top of page

What's the deal with diastasis?

Updated: Mar 27, 2022

Mum tum, mommy pooch, baby weight, no matter what you call it, a lot of moms are dealing with the same issue: diastasis recti. It is extremely common, yet not many doctors or OBGYNs will recognize or help treat it. So what is it, and how can you fix it?

Diastasis Recti refers to the separation of the abdominal walls, most often occurring as a result of pregnancy. The result can be a bulge in the belly either above, at, or below the navel, or completely open. This can cause back pain, pelvic floor issues, umbilical hernia, and more if left untreated.

There are several parts that make up your core: the rectus abdominus (your "6 pack" muscle), your pelvic girdle, multifidi (inner back muscles), your obliques, and your transverse abdominus. The transverse abdomens, or TVA, is like the corset of your body. It keeps your organs in and helps to stabilize your trunk and posture. In between your abdominal walls is a connective tissue called the linea alba. What happens during pregnancy is the linea alba gets stretched over time, and while some have a great amount of elasticity in their connective tissue, some do not, and the linea alba stays stretched even after pregnancy. Think of it like a hair tie: if you use it too often, it eventually loses its stretch overtime. It can still hold your hair together but it takes more effort to keep it in place, and does not return to its original shape.

Depth is more crucial than width. To measure your gap, lie on the floor with knees up and feet down. Lift your head slightly off the floor and place your fingers in the center line down your stomach. you should be able to measure width by seeing how many fingers you can fit between the abdominal wall. For depth you can measure by the number of knuckles deep your finger sinks in. You may notice measurements vary depending on the location on the abdomen. Anything deeper than 1 knuckle deep or 3 fingers wide is considered "non-functional" and workouts should be modified. It is always a good idea to consider a physiotherapist or womens' pelvic floor specialist for severe cases.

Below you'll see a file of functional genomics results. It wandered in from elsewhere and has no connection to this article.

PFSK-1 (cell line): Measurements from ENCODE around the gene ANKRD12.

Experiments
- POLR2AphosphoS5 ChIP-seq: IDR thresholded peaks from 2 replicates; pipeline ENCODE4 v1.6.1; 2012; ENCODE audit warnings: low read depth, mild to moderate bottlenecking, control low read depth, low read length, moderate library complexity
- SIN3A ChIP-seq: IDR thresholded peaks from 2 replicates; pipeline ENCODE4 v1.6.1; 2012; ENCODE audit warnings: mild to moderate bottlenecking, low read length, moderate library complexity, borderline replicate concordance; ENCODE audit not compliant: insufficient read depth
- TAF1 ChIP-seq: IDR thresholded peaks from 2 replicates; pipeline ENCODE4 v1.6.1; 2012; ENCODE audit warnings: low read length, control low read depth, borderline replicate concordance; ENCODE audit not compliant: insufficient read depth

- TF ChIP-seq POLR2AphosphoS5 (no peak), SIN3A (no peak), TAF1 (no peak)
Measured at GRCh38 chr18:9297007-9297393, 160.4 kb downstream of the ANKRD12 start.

While this all sounds very scary and permanent, there is hope! In addition to having a knowledgeable trainer, there are a few things you can make sure you are doing to help.

  • TVA breathing: Learn how to properly engage your transverse abdominus. Learning how to "zip up" your core is essential to healing.

  • Watch your posture: A lot of times, a diastasis can worsen because of improper posture. Stand, sit, and perform daily activities with a neutral spine and an engaged core. (For a postural assessment, email

  • Avoid "front loading": While the severity of your DR will affect the intensity of your workouts, there are several key things to avoid. Try to stay as "vertical" as possible and avoid direct pressure on the abdomen, such as crunches, planks, etc. There are many ways to modify your workouts to accommodate for your separation without putting strain on the core.

  • Stay engaged: Make sure you are keeping your TVA engaged when doing things like picking up a laundry basket, or holding your baby, or vacuuming. It is very important to be aware of how you hold your core when doing strenuous activity.

  • Change the way you get up: When getting up from a lying position DO NOT SIT STRAIGHT UP! Roll to your side, then use your arms to push you up to sitting. Sitting straight up puts unnecessary pressure on the core.

  • Do your research and be your own health advocate: There is a world of misinformation out there, so protect yourself and your core by making sure you fact check! A lot of trainers will say they are postpartum friendly but then have you do things like planks to strengthen the core. While this may be fine for someone without a diastasis, it can be detrimental to someone that does. Make sure you also know what you can and can't do so you can keep your trainer in the loop. Better yet, make sure your trainer is knowledgeable about diastasis specifically and is able to help you heal (like myself for example!)

Core health is a long journey, but if done correctly and consistently, you will be functional in no time.


Recent Posts

See All


bottom of page